Thank you all for your comments. I did not know about bytecode caches. They're 
interesting concept, but if I am interpreting the paper correctly they 
only double
the average speed of operation, which is rather less than I would have anticipated.

I strongly advise that you take the time to try a bytecode cache. Within linux environments I am partial to eaccelerator. In IIS environments I now use WinCache from Microsoft. From my own observations with a multitude of different types of PHP web applications I find that the speed gain is closer to 5 times faster on average.

As I would have to understand yet another system to implement them, and I 
suspect I'd have
to do a significant amount of rearranging, I don't think I will worry about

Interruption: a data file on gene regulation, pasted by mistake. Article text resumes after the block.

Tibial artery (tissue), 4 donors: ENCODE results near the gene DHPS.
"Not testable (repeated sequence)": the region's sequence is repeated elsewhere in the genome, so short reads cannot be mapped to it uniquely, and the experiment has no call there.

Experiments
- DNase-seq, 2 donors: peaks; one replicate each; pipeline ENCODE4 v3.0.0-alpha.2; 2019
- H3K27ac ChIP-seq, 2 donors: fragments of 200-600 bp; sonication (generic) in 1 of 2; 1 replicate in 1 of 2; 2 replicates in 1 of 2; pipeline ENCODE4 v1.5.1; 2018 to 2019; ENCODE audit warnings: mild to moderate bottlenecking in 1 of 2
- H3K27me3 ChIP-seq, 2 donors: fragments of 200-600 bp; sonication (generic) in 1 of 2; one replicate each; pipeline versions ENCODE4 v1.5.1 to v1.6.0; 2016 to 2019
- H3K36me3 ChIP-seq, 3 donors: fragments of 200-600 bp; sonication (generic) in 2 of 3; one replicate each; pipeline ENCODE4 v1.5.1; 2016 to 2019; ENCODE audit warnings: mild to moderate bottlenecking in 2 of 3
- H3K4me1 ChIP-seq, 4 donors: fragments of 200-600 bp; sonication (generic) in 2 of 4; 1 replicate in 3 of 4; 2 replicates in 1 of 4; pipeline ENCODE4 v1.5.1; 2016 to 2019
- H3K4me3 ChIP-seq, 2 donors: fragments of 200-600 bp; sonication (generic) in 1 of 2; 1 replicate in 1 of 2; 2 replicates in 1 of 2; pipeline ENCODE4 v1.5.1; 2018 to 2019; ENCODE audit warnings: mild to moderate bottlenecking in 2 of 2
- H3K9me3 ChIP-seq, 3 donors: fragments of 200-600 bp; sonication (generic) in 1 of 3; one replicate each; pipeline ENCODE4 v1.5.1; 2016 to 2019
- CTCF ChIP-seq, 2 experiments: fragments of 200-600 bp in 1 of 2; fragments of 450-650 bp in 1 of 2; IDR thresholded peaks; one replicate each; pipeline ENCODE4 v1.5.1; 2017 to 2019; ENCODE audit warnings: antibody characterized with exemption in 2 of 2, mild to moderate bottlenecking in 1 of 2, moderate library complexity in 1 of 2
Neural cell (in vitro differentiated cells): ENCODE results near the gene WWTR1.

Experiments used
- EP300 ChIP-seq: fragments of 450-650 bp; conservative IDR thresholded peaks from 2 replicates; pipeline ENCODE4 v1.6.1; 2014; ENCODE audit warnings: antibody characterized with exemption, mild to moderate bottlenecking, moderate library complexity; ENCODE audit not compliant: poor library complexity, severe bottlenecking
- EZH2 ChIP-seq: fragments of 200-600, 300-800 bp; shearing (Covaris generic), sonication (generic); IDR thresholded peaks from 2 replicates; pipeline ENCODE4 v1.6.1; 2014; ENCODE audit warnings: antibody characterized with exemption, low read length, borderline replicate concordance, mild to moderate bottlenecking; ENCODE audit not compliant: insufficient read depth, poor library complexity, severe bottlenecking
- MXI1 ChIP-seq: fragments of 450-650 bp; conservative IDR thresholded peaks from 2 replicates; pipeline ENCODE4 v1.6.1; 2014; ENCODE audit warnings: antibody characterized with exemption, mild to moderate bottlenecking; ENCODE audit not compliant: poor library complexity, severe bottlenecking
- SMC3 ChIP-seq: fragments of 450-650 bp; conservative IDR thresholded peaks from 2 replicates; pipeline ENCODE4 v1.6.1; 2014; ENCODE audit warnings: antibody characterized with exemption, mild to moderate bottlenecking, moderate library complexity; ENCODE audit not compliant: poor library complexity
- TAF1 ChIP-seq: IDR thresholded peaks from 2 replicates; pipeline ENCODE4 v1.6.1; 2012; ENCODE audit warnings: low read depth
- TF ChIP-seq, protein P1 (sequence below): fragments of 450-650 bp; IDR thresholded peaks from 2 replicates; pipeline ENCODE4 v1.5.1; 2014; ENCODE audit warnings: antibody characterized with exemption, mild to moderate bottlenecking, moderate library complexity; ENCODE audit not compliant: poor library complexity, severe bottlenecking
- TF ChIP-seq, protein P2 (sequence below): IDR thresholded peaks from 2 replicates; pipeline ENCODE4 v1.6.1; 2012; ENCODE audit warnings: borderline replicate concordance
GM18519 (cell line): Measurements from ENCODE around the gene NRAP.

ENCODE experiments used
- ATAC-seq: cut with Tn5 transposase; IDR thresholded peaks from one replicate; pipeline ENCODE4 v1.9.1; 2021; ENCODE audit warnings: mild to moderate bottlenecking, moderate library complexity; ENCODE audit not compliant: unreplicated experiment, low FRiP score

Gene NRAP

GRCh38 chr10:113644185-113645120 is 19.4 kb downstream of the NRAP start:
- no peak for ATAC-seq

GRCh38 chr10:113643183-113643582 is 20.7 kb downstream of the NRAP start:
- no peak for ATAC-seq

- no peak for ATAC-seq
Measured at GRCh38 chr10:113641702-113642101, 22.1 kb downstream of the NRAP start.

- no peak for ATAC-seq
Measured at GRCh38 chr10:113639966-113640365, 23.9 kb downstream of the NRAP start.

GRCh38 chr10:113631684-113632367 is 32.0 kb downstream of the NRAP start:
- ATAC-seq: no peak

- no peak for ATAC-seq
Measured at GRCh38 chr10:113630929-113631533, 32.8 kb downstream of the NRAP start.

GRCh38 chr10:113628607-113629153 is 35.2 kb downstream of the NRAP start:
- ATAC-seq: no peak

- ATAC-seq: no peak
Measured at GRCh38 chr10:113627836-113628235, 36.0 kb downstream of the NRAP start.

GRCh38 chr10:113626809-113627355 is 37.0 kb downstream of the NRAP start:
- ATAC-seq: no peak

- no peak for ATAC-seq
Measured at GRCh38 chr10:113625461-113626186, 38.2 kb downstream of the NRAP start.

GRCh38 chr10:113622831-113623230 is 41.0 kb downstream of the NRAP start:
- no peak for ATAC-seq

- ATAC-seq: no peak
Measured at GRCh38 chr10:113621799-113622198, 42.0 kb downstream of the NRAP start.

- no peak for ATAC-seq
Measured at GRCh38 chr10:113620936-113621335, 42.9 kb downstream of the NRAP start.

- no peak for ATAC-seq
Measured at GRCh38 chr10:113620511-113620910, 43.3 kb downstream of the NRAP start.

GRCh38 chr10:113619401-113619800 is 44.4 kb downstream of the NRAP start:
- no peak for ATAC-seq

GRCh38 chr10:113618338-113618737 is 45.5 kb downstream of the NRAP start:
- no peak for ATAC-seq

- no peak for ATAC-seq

them unless my
webpages unexpectedly become extremely popular.

That's your perogative, but you started this thread with a question about file access times. By your latest argument (above) you may as well ignore it since when and if the issue becomes salient then you can worry about it. However, I think that's disingenuous at best since your pages will appear slower on average, and you're just wasting CPU resources.

Al's suggestion that my code is probably infinitesimal compared with PHP 
suggests that I
shouldn't be worrying about memory requirements.  On the other hand I agree 
with David
that the advantages of using relatively small easy to understand modules 
probably outweigh
the costs of loading a larger number of files.

You've missed several points. Bytecode caches allow you to skip the trip to the filesystem. They allow you to skip the parse and compile stage of PHP. They almost always make your shit run faster.

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